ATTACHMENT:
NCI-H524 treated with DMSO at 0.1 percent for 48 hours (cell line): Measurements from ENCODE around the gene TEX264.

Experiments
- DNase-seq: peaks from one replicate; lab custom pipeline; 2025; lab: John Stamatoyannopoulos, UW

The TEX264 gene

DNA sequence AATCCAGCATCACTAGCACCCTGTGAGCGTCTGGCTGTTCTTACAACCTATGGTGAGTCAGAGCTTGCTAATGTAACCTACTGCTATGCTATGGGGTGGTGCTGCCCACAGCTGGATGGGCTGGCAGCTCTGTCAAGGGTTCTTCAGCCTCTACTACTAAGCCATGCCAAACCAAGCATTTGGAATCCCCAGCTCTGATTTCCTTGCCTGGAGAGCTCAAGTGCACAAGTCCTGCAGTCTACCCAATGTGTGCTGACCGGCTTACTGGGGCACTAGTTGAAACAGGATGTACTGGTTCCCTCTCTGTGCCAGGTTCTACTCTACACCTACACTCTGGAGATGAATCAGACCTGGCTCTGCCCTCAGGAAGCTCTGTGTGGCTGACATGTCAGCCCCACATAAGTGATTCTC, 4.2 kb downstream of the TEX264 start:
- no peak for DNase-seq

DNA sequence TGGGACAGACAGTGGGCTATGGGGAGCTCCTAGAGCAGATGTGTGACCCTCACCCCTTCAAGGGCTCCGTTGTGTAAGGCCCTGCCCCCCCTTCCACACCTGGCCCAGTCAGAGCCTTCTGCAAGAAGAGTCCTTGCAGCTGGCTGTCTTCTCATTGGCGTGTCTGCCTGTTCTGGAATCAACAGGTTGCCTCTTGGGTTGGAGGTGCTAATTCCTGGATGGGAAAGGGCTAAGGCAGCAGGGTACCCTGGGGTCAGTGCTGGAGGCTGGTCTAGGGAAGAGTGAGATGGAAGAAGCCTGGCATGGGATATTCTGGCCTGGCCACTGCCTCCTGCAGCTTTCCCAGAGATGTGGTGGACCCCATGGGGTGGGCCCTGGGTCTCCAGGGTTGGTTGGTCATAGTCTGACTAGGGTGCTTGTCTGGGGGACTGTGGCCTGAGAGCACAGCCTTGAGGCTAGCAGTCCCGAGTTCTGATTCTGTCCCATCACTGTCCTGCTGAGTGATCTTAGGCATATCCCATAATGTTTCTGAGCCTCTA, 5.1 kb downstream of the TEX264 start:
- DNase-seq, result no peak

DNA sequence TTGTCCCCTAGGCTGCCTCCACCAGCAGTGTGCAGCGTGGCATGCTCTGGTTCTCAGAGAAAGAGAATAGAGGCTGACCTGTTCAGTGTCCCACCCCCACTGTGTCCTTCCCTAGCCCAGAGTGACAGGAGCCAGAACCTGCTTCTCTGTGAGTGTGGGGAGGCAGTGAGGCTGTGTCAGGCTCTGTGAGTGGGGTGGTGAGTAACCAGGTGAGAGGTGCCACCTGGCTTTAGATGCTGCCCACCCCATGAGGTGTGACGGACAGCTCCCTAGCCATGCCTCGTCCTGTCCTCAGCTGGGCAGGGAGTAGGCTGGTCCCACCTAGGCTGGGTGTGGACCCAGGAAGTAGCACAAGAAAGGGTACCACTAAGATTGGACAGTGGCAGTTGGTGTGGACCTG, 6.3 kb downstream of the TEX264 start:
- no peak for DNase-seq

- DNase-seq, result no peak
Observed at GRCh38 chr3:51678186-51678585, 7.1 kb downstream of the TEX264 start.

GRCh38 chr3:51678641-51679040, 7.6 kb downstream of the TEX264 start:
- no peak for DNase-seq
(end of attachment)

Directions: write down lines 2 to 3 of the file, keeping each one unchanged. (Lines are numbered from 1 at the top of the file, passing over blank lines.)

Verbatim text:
Experiments
- DNase-seq: peaks from one replicate; lab custom pipeline; 2025; lab: John Stamatoyannopoulos, UW